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6 January 2018 at 12:54 pm
3 December 2017 at 5:47 pm
3 December 2017 at 4:35 pm
25 November 2017 at 7:29 pm
3 November 2017 at 3:44 pm
23 September 2017 at 6:27 pm
2 September 2017 at 6:59 am
31 August 2017 at 5:13 pm
31 August 2017 at 11:37 am
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|Bombs and Truth III (Civilian victims)|
|World War II||Italian|
|P.W.E.||1943||4||13.5 cm x 21.5 cm|
|Printer/s||Date of First Print-run|
|Waterlows||16 February 1943|
|Total Number of Leaflets Printed||Total Number of Leaflets Pulped|
BOMBS AND THE TRUTH
The necessities of war compel us to attack the enemy’s resources wherever they may be; otherwise these resources will be used against us.
We must attack the centres where the enemy organises his military and industrial activities against us, military and government offices, and warehouses, which sustain the war effort. If your factories contribute to the war effort we must attack them, together with your railways which transport troops, arms and munitions.
As long as Italy continues to be one of our enemies we shall be compelled to bomb Italian industrial and military objectives. Are we not compelled, with the cooperation of French, Belgian, Dutch and Norwegian airmen, to attack enemy targets even in France, Belgium, Holland and Norway?
We do not share the sadistic German desire to massacre civilians. We aim at military objectives, but naturally all areas near them are in danger and may be hit.
Compare the figures of civilian casualties in Britain with those suffered by your cities. Bear in mind that our raids are often more violent in weight of bombs than those carried out by the Luftwaffe on Great Britain. Consider all this, and draw your own conclusions.
They talk to you about “open cities”, which ought not to be bombed, and the civil population, which ought not to be hit. Rotterdam, an undefended city, was “open”, but it was half destroyed by the Luftwaffe and thousands of its inhabitants were massacred. Dozens of British towns and villages were defenceless, and so they became the favourite target of German aeroplanes. In September 1940 when London working-class families were being wiped out by the thousand, the Popole d’Italia and the Gazzetta del Popolo (September 11, 1940) were writing: “No mercy for London”.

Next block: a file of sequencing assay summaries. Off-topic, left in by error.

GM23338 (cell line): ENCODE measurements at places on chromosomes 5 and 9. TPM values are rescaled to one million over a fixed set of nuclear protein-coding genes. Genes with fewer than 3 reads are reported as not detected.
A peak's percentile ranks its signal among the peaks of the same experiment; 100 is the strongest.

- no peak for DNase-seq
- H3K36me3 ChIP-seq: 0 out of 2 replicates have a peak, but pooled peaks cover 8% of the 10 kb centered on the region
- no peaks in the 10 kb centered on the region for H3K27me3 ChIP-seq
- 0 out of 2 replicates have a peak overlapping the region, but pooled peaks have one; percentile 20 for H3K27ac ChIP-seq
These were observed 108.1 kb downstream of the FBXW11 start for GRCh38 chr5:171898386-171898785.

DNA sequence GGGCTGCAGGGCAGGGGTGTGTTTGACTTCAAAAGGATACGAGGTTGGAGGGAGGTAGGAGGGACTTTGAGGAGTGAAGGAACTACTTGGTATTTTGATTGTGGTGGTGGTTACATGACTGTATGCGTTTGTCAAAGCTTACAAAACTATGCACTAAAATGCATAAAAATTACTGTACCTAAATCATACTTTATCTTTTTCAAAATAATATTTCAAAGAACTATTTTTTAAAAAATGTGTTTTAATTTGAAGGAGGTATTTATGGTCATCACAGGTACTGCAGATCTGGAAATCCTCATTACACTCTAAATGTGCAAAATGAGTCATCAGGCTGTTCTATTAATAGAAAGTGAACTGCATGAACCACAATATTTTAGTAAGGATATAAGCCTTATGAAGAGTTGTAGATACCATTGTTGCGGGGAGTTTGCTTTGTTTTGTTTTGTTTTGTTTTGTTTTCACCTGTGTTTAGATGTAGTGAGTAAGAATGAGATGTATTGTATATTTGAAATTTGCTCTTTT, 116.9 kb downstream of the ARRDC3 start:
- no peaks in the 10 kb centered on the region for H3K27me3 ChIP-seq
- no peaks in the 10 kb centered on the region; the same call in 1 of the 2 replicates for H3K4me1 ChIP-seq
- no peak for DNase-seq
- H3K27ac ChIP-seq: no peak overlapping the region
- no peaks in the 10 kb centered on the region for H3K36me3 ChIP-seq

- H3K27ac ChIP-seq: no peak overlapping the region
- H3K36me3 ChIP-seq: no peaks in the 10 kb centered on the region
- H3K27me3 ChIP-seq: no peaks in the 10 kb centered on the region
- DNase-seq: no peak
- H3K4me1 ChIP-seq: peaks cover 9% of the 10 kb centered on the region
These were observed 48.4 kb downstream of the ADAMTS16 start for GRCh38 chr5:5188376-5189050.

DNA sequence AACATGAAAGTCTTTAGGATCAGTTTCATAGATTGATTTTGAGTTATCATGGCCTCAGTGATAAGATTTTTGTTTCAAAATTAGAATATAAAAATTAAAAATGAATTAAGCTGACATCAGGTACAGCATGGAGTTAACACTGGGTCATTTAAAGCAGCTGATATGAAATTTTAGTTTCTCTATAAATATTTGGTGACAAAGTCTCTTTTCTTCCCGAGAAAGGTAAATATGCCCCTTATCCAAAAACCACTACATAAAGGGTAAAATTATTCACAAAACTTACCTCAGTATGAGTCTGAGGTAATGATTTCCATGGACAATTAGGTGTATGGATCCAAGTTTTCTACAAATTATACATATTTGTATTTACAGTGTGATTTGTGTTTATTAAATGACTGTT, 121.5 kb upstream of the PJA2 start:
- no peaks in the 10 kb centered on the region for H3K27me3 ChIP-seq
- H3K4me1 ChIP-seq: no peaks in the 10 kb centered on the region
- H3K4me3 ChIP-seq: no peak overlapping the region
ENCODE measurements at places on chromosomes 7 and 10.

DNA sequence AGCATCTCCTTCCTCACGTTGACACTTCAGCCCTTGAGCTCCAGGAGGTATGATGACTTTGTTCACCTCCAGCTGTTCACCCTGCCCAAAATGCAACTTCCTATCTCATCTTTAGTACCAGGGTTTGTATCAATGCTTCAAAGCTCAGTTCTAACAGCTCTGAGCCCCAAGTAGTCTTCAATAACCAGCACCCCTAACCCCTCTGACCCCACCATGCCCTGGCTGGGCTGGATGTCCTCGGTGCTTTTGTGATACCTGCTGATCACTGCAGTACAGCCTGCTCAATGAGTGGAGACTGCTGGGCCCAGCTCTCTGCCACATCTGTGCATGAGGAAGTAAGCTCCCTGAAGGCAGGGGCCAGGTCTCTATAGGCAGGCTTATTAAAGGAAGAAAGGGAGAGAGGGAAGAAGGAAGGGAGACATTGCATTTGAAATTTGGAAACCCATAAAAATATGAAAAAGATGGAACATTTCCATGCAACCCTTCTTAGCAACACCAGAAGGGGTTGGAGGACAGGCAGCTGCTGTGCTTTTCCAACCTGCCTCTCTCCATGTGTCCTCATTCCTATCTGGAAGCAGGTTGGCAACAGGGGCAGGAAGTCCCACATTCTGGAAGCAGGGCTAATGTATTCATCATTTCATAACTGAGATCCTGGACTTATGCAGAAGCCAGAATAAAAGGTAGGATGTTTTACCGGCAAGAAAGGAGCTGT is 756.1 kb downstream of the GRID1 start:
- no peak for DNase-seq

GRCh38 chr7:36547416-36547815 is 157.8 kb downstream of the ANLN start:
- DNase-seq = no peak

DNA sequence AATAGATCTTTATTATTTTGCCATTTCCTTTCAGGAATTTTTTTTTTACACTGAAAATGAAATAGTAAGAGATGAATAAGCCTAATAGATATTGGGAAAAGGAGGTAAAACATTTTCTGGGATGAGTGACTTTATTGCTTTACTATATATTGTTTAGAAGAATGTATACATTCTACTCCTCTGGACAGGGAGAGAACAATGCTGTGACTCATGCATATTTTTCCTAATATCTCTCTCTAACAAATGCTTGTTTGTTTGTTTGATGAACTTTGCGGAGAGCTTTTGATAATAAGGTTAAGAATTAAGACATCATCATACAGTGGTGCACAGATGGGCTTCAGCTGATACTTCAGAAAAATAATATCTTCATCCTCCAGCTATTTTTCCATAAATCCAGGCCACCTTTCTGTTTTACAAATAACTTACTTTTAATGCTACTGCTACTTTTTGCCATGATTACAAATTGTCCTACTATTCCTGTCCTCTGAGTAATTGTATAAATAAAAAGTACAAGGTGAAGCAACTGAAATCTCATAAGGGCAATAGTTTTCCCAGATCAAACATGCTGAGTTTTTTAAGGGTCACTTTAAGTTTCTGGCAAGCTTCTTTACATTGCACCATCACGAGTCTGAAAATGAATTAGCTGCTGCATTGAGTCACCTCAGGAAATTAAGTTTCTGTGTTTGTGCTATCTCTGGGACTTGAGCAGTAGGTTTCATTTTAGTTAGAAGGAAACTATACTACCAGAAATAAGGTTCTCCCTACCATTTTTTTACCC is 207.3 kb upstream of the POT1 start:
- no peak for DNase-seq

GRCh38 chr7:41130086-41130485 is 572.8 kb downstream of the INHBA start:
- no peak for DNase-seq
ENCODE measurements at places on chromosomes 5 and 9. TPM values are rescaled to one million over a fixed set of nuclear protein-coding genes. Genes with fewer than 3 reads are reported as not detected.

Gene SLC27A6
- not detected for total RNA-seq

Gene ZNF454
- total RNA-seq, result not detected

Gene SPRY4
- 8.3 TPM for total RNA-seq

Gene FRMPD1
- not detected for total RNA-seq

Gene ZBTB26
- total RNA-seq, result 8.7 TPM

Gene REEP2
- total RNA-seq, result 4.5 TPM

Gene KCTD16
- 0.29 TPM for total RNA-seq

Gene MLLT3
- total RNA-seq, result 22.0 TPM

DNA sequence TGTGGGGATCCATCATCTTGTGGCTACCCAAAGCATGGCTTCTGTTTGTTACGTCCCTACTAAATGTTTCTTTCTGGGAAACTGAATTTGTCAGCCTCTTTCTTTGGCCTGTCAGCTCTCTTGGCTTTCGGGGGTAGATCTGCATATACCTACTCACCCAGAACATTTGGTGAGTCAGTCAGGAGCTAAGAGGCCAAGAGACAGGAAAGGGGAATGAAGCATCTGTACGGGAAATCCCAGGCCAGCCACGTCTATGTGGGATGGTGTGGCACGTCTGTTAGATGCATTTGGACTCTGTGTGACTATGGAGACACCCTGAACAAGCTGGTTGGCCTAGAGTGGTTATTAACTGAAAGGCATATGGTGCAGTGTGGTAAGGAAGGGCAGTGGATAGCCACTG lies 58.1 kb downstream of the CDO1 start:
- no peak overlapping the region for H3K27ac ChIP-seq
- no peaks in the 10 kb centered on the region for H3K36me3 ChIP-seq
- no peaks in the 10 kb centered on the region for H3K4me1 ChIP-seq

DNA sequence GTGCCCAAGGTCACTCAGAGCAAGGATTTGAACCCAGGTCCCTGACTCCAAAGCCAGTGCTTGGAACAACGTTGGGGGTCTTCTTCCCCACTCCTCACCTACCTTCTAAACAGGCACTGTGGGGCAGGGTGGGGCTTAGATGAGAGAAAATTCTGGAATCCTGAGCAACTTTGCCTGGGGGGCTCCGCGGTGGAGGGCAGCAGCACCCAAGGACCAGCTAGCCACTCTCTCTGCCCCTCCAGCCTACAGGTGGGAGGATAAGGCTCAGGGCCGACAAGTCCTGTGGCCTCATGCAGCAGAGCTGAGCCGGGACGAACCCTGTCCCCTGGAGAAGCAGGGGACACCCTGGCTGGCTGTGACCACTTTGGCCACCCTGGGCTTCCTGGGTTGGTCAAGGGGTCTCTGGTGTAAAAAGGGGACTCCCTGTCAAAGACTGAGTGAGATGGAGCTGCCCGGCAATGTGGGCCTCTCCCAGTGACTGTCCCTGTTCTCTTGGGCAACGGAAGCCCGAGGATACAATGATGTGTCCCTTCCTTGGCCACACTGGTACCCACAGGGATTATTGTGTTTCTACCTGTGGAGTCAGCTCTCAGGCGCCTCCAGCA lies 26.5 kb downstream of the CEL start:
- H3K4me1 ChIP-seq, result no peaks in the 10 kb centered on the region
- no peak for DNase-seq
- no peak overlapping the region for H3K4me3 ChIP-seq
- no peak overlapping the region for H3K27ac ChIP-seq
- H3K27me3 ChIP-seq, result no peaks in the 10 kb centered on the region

From September 1st, 1940, to December 31st, 1940 – 22,282 civilians were killed through aerial bombardment over Great Britain and 20,863 during 1941. In the course of these 16 months, 50,361 people were seriously injured; including dead and injured, there were 93,506 casualties.
Today the Luftwaffe is so far spread that it cannot hit our centres as it enjoyed doing formerly. However it tries to kill innocent people, sweeping down on the defenceless villages and small towns of the south coast of England. In October 1942 80 men, 94 women and 55 children were killed.
We do not want to act in the same way; today our bombing attacks are more formidable than the German ones, but the casualties in your cities are infinitely less numerous than ours because we aim at industrial, military and railway targets, which are of use to your war effort and are therefore dangerous and harmful to us. We do not want to kill innocent people: therefore we advise you to evacuate the civil population from the cities. We do not seek to attack village schoolchildren as the Luftwaffe has so often done.
But the military objectives which are of use to your war effort will be hit.
Photograph caption: The little houses of the workers have been destroyed…
Photograph caption: …and the inhabitants buried under the ruins of their own homes.
Photograph caption: The tragedy of the humble.